Ben (Colin Firth) awakens in bed and knows something is wrong: this is not his bed, for a start, as he realises he is in hospital and then the memories hit him. He was in a car crash, and has been in a coma for the past week, but what of his wife? Elisa (Naomie Harris) was in the car with him and he recalls her dying at the scene of the accident; he has even missed her funeral due to his incapacity. As he gathers his bearings, the major news story of the week sinks in as well, about a pop singer who has been found brutally murdered, but could there be a connection between Ben and this horrific crime?
Director Marc Evans followed up his smart horror My Little Eye with this more minor work which did not enjoy anything lilke the praise or attention that his previous film had. And you can see why, as while before he had made a story with an clear twist and premise, here he was more intent on bringing out the ambiguities in Richard Smith's script, rendering the plotline deliberately confusing even by the finish line. If there was one thing that was in Trauma's favour, it was an atmosphere thick with menace, but when it all added up to a muddle it was somewhat wasted.
Ben goes from one hospital to another, as he is discharged then goes to live in a block of flats converted from an old building that used to house patients, complete with ominous morgue in the basement. You would think he would want to get away from any reminders of his misfortune, but at least he has the compensation of living across the way from New Age spiritualist Charlotte (Mena Suvari) who takes a comforting interest in the damaged soul, taking him to her church where Brenda Fricker holds sway over an audience of the bereaved.
But Ben doesn't see that he fits in there, and while he likes the company of Charlotte, he is in many shades of denial about his situation. However, precisely what he is in denial about is muddied in the obfuscating style of the piece, which as it progresses grows ever more frustrating. It appears to be setting out the jigsaw puzzle only by the end it doesn't feel entirely complete, so while you understand the truth of Ben's therapy session, for example, the significance of other aspects require a lot more concentration than the film really seems to be worth.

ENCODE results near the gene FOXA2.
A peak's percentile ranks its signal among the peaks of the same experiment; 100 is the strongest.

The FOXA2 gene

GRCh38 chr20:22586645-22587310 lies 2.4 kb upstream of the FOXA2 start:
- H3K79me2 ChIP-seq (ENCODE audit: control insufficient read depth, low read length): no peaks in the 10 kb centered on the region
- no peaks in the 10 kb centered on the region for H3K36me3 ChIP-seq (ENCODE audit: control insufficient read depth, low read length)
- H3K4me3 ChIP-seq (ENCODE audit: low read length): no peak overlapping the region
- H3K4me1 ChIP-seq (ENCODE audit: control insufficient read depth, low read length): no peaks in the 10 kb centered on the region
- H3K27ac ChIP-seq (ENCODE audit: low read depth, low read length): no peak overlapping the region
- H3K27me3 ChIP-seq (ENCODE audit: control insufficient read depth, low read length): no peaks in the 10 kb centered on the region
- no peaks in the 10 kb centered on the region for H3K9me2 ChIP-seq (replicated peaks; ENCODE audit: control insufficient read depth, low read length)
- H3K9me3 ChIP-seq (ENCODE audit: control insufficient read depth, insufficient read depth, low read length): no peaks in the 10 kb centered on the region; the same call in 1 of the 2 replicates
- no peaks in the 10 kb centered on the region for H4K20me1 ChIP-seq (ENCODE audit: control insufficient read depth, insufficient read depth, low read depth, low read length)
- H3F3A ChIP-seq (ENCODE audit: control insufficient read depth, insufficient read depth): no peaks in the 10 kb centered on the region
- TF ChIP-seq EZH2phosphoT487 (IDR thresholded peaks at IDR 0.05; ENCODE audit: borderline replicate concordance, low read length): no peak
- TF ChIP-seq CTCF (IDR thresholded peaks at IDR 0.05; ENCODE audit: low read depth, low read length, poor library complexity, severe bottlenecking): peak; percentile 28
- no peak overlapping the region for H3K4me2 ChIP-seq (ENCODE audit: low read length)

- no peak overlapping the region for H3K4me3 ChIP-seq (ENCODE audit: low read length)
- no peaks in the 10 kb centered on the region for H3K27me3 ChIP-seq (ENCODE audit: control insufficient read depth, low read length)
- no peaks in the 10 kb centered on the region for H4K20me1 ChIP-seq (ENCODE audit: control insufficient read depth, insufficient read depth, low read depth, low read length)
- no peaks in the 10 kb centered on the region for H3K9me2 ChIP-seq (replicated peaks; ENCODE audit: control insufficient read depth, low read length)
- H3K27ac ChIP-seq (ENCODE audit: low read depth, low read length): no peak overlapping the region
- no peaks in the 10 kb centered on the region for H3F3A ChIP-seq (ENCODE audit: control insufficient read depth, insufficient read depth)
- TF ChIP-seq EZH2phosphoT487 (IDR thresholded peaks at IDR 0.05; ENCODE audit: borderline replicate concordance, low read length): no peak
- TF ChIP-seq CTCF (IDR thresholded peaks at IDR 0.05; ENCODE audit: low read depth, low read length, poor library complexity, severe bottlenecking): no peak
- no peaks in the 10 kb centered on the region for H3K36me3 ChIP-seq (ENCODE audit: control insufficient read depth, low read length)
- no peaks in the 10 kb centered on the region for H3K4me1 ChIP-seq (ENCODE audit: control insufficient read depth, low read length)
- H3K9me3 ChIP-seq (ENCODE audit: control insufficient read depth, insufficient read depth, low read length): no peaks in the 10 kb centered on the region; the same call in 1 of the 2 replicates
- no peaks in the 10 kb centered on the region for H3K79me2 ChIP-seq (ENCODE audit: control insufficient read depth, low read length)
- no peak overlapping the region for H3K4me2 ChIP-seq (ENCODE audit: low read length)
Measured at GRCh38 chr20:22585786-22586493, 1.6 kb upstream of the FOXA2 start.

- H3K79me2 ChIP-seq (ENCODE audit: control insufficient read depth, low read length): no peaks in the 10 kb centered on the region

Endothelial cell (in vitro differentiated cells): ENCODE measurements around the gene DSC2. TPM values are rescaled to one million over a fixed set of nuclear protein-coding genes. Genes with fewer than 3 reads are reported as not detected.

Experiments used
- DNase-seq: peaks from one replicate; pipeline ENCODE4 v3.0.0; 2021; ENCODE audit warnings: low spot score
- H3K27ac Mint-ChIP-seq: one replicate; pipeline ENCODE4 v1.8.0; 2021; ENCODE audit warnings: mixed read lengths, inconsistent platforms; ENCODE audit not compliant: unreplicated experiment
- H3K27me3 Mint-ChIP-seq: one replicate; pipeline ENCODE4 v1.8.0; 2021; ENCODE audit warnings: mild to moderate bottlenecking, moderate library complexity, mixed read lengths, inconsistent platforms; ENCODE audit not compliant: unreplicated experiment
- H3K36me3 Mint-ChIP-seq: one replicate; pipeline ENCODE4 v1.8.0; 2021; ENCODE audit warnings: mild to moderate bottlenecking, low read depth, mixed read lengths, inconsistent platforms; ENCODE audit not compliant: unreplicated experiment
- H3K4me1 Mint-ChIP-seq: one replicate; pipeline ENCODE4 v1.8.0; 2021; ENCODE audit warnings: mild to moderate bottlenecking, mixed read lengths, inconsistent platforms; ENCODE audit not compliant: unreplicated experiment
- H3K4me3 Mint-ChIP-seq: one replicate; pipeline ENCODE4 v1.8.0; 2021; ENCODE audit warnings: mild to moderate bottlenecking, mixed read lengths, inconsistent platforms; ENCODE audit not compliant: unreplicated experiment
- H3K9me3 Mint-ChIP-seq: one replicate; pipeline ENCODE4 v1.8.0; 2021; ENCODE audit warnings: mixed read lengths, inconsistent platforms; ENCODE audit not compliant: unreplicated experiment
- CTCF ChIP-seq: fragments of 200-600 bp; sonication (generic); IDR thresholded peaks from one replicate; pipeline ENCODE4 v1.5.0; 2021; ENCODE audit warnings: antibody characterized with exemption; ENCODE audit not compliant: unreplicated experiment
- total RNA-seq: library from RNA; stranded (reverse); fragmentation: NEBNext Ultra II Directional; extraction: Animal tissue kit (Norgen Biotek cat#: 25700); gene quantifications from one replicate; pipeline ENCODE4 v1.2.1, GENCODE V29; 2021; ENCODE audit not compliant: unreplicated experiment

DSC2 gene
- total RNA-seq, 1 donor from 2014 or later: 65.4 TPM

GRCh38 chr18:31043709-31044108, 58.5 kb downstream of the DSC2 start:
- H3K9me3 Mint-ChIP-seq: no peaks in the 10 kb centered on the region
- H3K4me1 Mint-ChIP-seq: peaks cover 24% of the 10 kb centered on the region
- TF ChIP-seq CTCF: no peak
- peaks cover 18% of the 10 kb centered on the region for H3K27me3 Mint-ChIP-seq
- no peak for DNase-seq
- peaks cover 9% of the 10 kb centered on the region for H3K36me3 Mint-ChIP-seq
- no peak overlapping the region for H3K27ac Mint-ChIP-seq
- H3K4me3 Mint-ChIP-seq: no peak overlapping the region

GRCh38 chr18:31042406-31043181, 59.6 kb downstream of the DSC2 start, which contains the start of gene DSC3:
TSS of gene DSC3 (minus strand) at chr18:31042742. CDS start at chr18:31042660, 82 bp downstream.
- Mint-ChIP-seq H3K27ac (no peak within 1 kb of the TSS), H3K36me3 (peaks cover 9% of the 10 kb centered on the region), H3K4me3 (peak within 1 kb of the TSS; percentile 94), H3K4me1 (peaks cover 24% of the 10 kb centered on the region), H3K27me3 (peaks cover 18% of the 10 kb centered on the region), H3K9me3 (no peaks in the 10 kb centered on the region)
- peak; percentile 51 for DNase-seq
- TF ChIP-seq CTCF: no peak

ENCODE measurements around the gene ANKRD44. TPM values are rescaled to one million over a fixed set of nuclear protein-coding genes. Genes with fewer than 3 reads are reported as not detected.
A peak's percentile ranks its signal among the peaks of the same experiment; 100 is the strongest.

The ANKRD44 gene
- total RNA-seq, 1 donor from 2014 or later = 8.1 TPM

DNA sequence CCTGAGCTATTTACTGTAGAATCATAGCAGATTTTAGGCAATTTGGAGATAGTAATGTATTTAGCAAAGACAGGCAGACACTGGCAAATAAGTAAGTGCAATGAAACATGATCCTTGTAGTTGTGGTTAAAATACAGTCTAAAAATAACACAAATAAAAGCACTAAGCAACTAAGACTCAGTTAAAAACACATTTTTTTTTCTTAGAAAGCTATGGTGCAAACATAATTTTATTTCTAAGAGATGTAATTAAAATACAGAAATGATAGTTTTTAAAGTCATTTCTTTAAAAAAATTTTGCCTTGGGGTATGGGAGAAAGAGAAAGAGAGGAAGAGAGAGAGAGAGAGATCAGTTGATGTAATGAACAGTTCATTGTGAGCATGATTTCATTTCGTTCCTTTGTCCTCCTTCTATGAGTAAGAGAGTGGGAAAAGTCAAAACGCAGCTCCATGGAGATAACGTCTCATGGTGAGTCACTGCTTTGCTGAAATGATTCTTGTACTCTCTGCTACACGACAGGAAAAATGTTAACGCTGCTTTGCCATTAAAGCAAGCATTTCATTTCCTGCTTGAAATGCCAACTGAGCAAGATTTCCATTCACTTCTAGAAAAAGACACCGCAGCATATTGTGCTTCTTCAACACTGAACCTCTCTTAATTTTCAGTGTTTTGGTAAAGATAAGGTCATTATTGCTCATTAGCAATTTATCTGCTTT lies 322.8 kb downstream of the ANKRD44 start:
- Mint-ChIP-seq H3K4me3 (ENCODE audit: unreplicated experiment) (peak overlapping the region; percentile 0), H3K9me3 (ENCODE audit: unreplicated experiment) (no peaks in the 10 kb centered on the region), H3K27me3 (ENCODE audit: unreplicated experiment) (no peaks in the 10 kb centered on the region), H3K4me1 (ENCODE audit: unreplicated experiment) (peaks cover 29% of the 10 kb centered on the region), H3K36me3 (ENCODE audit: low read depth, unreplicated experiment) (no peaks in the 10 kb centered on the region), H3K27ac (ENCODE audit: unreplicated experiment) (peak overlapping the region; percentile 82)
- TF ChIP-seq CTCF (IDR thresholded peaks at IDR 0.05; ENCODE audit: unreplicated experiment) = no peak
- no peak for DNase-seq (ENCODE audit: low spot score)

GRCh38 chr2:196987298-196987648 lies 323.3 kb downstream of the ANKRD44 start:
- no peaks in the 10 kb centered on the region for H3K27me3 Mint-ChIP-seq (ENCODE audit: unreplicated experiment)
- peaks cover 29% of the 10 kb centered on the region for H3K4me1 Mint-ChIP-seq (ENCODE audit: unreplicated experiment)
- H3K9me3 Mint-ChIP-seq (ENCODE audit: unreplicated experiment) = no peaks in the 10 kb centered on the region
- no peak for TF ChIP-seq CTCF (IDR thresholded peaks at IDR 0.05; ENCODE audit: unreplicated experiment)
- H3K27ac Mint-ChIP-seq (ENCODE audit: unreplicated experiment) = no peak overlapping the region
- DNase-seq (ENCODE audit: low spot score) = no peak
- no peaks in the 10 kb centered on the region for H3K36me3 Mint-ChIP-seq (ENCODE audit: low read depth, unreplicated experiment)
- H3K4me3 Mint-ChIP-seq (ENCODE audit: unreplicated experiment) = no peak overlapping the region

In its manner this is a murder mystery, except the murder doesn't happen until the end; sure, we are suspicious that Ben had something to do with the pop star's murder, but we are at a loss to explain what as although he is a prime suspect according to Kenneth Cranham's snooping police detective, he was in a coma when the killing was committed so presumably is off the hook, but then again why is he keeping a scrapbook of clippings and memorabilia of the dead star? With a curious mixture of the nervy and the morose, the film alternately trudges and twitches its way through its hazy narrative, ending in tragedy but leaving you unsatisfied for the most part, with only some better performances than the film was due sticking in the mind; otherwise, Trauma was easily dismissed, sadly. Music by Alex Heffes.
British director of downbeat films: low budget House of America was followed by the controversial Resurrection Man. My Little Eye was an inventive variation on the slasher genre and Trauma an exercise in psychological horror. After these was Snow Cake, a sensitive drama concerning autism.